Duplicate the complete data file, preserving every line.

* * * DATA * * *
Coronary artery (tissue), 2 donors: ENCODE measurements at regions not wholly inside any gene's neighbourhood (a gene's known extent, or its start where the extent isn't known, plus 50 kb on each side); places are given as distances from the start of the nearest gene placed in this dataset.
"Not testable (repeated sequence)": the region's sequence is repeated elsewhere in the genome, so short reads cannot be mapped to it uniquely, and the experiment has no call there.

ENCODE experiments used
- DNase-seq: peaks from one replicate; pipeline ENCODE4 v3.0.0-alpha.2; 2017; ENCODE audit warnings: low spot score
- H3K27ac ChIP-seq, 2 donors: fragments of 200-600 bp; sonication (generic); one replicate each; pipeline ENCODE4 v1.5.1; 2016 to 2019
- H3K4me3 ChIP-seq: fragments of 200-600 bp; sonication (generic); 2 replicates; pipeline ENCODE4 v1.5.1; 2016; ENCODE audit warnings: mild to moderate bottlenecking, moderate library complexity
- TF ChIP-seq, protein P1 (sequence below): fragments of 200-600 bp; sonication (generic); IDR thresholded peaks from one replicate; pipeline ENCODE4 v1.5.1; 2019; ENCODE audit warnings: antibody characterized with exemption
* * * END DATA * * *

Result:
Coronary artery (tissue), 2 donors: ENCODE measurements at regions not wholly inside any gene's neighbourhood (a gene's known extent, or its start where the extent isn't known, plus 50 kb on each side); places are given as distances from the start of the nearest gene placed in this dataset.
"Not testable (repeated sequence)": the region's sequence is repeated elsewhere in the genome, so short reads cannot be mapped to it uniquely, and the experiment has no call there.

ENCODE experiments used
- DNase-seq: peaks from one replicate; pipeline ENCODE4 v3.0.0-alpha.2; 2017; ENCODE audit warnings: low spot score
- H3K27ac ChIP-seq, 2 donors: fragments of 200-600 bp; sonication (generic); one replicate each; pipeline ENCODE4 v1.5.1; 2016 to 2019
- H3K4me3 ChIP-seq: fragments of 200-600 bp; sonication (generic); 2 replicates; pipeline ENCODE4 v1.5.1; 2016; ENCODE audit warnings: mild to moderate bottlenecking, moderate library complexity
- TF ChIP-seq, protein P1 (sequence below): fragments of 200-600 bp; sonication (generic); IDR thresholded peaks from one replicate; pipeline ENCODE4 v1.5.1; 2019; ENCODE audit warnings: antibody characterized with exemption